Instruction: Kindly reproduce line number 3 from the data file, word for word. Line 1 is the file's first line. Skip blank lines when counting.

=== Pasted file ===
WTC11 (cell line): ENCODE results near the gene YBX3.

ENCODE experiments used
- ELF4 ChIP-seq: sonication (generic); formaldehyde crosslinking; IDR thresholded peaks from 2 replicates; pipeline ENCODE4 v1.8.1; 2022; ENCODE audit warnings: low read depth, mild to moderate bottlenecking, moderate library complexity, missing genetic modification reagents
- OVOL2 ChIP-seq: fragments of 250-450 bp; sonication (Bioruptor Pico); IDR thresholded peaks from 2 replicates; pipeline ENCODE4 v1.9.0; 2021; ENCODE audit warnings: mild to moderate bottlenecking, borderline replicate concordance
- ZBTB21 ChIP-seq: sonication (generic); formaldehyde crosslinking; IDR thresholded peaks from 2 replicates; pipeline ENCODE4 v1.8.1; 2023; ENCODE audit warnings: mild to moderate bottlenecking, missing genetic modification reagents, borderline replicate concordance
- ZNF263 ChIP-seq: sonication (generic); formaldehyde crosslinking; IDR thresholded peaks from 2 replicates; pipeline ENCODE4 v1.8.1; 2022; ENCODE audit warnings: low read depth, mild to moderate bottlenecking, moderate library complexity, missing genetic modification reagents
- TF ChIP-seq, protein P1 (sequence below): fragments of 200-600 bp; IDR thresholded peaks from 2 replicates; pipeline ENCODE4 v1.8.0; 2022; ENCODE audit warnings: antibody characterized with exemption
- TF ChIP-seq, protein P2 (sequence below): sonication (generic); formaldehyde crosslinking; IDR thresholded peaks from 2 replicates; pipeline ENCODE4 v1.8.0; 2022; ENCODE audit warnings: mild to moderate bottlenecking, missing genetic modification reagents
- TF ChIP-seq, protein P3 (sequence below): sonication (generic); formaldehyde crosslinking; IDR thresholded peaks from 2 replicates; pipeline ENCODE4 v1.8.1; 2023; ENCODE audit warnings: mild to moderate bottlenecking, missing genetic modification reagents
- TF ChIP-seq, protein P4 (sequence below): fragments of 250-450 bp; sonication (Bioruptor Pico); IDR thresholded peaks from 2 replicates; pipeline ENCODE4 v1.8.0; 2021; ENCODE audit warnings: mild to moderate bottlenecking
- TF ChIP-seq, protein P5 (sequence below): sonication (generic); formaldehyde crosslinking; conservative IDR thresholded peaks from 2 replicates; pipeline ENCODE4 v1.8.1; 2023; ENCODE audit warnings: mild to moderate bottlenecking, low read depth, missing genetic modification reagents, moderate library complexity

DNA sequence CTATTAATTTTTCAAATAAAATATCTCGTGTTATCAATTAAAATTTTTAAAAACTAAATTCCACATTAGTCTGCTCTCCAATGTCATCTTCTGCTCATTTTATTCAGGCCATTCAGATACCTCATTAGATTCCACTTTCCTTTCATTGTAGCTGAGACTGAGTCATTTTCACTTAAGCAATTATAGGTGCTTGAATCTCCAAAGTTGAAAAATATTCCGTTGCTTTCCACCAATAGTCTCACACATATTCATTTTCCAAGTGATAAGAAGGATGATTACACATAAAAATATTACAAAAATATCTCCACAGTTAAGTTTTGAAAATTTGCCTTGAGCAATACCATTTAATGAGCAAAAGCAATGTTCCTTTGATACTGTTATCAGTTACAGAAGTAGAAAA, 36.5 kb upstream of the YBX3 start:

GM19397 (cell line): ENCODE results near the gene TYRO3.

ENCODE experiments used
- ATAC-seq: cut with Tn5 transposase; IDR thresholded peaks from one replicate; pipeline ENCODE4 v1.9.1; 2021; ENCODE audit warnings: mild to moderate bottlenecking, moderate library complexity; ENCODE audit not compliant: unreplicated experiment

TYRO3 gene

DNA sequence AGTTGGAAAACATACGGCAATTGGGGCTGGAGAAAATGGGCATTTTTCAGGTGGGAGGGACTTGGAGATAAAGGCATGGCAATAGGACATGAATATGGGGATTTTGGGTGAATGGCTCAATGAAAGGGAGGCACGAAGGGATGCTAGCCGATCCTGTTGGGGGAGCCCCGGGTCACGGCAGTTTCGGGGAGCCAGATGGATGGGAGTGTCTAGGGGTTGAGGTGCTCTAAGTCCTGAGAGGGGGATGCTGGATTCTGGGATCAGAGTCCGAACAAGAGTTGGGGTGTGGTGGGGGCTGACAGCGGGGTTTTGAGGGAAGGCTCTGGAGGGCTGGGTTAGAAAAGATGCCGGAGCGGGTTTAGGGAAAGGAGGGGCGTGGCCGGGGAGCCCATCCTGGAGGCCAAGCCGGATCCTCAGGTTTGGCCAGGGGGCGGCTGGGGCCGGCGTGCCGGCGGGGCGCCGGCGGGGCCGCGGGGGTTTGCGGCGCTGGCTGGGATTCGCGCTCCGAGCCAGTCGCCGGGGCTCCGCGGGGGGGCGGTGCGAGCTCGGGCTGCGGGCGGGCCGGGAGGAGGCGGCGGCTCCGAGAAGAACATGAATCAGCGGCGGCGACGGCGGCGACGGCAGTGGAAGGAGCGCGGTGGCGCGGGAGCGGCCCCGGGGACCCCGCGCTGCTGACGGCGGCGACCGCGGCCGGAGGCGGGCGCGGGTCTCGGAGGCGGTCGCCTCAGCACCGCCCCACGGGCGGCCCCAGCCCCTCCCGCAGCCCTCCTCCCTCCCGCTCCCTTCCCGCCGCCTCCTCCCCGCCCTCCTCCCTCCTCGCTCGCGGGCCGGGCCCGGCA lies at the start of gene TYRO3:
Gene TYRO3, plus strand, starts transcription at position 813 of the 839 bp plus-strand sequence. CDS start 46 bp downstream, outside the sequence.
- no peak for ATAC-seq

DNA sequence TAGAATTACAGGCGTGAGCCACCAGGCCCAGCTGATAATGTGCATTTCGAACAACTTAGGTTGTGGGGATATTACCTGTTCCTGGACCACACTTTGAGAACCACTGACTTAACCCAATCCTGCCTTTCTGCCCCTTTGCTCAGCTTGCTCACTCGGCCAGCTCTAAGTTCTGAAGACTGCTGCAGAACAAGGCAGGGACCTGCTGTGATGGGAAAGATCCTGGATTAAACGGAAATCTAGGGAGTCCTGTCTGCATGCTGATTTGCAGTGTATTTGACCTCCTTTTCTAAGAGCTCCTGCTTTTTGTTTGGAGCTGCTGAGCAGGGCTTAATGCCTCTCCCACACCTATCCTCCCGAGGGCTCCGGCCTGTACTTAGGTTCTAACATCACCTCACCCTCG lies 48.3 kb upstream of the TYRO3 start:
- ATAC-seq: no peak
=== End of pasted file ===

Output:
- ELF4 ChIP-seq: sonication (generic); formaldehyde crosslinking; IDR thresholded peaks from 2 replicates; pipeline ENCODE4 v1.8.1; 2022; ENCODE audit warnings: low read depth, mild to moderate bottlenecking, moderate library complexity, missing genetic modification reagents